• 67. Varicella (Chickenpox) Complications With scratching due to severe pruritus: infection, scarring, impetigo, furuncles, and cellulitis Reye’s syndrome Myocarditis Bleeding disorders Arthritis Nephritis Hepatitis Pneumonia Meningitis 67
  • 68. Varicella (Chickenpox) Nursing interventions Institute strict isolation measures until all skin lesions have crusted Observe an immunocompromised patient for manifestations of complications, such as pneumonitis and meningitis, and report them immediately Provide skin care comfort measures (calamine lotion, cornstarch, oatmeal baths, sponge baths, or showers); administer oral antihistamines (preferred over topical itch medications) Keep the child’s fingernails short and clean Don’t give aspirin when a viral infection is suspected; the combination of these may result in Reye’s syndrome, an acute encephalopathy with cerebral cortex swelling but without inflammation, accompanied by impaired liver function and hyperammonemia Advise the parents that the child can’t return to day care or 68
  • 69. Fifth Disease (Erythema Infectiosum) (p. 411) General information Contagious disease characterized by rose- colored eruptions diffused over the skin, usually starting on the cheeks Caused by human parvovirus B19 Transmitted by way of the respiratory tract 69
  • 70. 70
  • 71. Fifth Disease (Erythema Infectiosum) Assessment findings Mildly erythematous pharynx and conjunctivae Intensely red facial rash, forming a “slapped face” appearance 4 to 7 days after resolution of symptoms Rash on extensor surfaces of extremities 1 day after facial rash appears Rash on flexor surface and trunk 1 day later 71
  • 72. Fifth Disease (Erythema Infectiosum) Complications Arthritis and arthralgia Myocarditis, encephalitis (both rare) Interventions Isolation isn’t necessary Cut the child’s fingernails to avoid injury from scratching Provide lukewarm water baths with baking soda to soothe itching 72
  • 73. Head Lice (p. 1050) Definition Also known as pediculosis capitis A contagious infestation with any of the small wingless insect or lice order of Anoplura It is estimated that 6 to 10 million children per year are infected 73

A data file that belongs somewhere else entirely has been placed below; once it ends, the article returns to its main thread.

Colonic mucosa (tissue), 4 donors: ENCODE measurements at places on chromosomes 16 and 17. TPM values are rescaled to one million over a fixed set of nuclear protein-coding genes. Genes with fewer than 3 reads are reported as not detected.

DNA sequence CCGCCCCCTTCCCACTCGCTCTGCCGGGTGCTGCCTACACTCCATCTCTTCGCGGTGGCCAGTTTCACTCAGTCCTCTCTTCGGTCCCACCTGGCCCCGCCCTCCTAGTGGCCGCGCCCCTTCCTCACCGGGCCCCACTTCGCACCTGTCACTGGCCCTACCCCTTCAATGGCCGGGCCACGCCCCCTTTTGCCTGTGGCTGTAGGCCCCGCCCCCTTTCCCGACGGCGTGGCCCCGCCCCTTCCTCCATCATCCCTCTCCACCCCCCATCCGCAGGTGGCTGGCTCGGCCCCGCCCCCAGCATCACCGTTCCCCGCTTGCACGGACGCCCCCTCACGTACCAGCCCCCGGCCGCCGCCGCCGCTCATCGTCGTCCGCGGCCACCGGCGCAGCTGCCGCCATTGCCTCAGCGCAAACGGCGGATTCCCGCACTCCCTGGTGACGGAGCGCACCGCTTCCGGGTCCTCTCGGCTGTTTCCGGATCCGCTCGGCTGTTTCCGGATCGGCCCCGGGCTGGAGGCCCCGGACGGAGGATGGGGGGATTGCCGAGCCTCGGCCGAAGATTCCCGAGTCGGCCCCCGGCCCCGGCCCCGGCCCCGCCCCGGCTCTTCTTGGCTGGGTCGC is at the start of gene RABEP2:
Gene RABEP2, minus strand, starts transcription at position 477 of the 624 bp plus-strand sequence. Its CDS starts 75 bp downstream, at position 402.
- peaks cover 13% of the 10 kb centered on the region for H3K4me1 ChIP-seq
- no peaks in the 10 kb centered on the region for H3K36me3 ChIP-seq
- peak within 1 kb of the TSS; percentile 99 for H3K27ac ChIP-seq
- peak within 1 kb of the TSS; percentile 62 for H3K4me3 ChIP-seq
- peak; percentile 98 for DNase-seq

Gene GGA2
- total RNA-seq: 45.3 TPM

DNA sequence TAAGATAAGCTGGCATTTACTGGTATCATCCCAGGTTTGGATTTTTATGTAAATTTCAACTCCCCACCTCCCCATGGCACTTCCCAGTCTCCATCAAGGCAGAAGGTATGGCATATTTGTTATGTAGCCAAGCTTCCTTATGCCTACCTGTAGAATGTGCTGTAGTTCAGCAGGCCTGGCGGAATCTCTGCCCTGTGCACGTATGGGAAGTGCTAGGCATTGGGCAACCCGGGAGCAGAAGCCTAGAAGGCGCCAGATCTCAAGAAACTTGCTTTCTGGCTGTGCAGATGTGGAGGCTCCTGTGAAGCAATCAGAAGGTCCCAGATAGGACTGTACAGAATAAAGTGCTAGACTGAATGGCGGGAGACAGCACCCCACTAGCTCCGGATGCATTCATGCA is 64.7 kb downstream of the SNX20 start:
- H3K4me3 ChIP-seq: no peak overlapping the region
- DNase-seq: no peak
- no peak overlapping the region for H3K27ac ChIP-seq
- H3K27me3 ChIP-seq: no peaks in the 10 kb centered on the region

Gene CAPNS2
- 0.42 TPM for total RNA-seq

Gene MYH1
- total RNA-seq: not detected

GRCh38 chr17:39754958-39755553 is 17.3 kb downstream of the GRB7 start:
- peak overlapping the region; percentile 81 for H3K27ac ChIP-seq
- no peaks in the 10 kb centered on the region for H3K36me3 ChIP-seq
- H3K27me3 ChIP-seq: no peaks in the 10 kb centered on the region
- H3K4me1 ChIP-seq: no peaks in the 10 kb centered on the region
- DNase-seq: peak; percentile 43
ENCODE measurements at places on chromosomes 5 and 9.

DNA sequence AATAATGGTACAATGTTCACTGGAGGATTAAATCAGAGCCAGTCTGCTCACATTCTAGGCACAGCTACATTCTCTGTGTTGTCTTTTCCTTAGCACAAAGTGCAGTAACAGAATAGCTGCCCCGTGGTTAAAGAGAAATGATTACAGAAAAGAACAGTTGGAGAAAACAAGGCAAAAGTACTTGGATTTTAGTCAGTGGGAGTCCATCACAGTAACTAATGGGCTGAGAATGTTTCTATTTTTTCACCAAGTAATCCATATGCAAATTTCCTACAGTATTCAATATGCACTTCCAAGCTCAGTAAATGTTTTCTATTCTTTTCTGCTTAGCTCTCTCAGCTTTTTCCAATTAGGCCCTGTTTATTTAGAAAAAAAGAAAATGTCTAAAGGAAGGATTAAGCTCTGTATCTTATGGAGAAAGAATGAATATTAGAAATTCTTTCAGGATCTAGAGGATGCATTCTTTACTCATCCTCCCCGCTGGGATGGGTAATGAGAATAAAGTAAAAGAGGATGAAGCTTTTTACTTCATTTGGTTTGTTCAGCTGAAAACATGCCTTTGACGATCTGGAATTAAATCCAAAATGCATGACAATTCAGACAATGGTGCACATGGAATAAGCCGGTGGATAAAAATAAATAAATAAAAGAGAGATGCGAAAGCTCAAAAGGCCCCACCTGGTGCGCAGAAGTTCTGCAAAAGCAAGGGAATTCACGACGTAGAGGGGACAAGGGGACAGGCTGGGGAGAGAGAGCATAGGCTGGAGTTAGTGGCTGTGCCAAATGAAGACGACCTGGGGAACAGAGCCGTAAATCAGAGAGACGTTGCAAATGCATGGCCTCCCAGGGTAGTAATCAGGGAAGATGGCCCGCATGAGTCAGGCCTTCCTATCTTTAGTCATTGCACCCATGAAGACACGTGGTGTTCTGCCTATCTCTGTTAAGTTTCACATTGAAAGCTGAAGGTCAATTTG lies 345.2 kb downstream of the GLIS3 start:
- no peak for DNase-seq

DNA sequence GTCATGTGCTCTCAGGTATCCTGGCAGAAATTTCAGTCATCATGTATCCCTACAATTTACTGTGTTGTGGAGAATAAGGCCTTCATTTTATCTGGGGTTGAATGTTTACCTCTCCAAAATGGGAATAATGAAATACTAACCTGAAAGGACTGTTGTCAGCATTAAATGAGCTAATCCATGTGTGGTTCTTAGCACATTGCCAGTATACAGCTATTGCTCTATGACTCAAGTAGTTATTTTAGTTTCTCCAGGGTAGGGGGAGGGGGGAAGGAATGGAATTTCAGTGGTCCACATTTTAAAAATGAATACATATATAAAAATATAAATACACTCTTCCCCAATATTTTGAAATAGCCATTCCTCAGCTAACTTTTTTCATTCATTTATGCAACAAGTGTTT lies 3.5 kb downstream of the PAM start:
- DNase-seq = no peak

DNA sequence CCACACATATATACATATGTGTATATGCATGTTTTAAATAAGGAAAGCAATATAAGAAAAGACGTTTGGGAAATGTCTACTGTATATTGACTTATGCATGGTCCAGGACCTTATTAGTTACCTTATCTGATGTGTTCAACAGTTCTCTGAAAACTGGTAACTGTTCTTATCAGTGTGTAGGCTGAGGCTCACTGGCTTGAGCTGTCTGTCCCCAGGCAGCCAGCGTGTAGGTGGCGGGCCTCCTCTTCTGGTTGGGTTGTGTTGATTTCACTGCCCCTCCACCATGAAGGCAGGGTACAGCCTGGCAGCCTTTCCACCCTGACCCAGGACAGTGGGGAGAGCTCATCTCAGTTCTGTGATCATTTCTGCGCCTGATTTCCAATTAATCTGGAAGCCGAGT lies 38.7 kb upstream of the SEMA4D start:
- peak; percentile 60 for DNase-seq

• 74. Head Lice Causes Sharing of clothing and combs Close personal contact with peers 74
  • 75. Head Lice Pathophysiology Lice feed on human blood and lay their eggs (nits) in body hairs After the nits hatch, the lice must feed within 24 hours or die; they mature in about 2 to 3 weeks When a louse bites, it injects a toxin into the skin that produces mild irritation and a purpuric spot Repeated bites cause sensitization to the toxin, leading to more serious inflammation Treatment can effectively eliminate lice Complications Excoriation 75
  • 76. Head Lice Assessment findings Pruritus of the scalp Visual examination of lice eggs, which look like white flecks, firmly attached to hair shafts Black specks at the base of the hair Diagnostic test findings Diagnostic tests aren’t necessary because diagnosis is based on visual examination 76
  • 77. Head Lice Medical management Removal of lice and eggs using a fine- toothed comb Medications Permethrin (Nix) shampoos Pyrethrins (RID) Ulesfia 5% benzyl alcohol lotion Lindane – in resistant cases, TOXIC Preventive drug therapy for other family members and classmates 77
  • 78. Head Lice Nursing interventions Carefully follow the manufacturer’s directions when applying medicated shampoo (especially Lindane) to avoid neurotoxicity Repeat treatment in 7 to 12 days to ensure that all eggs have been killed Instruct the child’s parents to wash bed linens, furniture, hats, combs, brushes, and anything else that came in contact with the hair to prevent reinfestation Explain the importance of refraining from exchanging combs, brushes, headgear, or clothing with other children Place stuffed toys in a sealed plastic bag for 2 78
  • 79. Scabies (p. 1052) Definition Transmissible skin infestation with Sarcoptes scabiei var. hominis (itch mite) Characterized by burrows, severe pruritus, and excoriations Causes Transmissible by direct (skin to skin) contact or contact with contaminated articles for up to 48 hrs 79
  • 80. 80
  • 81. Scabies: Pathophysiology Mites burrow into the skin on contact, progressing 2 to 3 mm per day Females live about 4 to 6 weeks and lay about 40 to 50 eggs, which hatch in 3 to 4 days Pruritus occurs only after sensitization to the mite develops With initial infestation, sensitization requires several weeks With reinfestation, sensitization develops within 24 hours Dead mites, eggs, larvae, and their excrement trigger an inflammatory eruption of the skin in 81
  • 82. Scabies Complications Excoriations Secondary bacterial infection Abscess formation Septicemia Assessment findings Intense pruritus (↑severity at night) Gray-brown threadlike burrows (0.5 to 1 cm long) with tiny papule or vesicle at one end Flexor surfaces of wrists, elbows, axillary folds, waistline, nipples, genitalia; in infants, the burrows may appear on the head and neck Papules, vesicles, crusting, abscess formation, and 82
  • 83. Scabies: Diagnostic Test Findings Examining scrapings from a burrow under the microscope Wound culture demonstrating secondary bacterial infection Mineral oil burrow-scraping reveals mites, nits, or eggs, and feces or scybala Resolution of infestation with therapeutic trial of a pediculocide confirms the diagnosis 83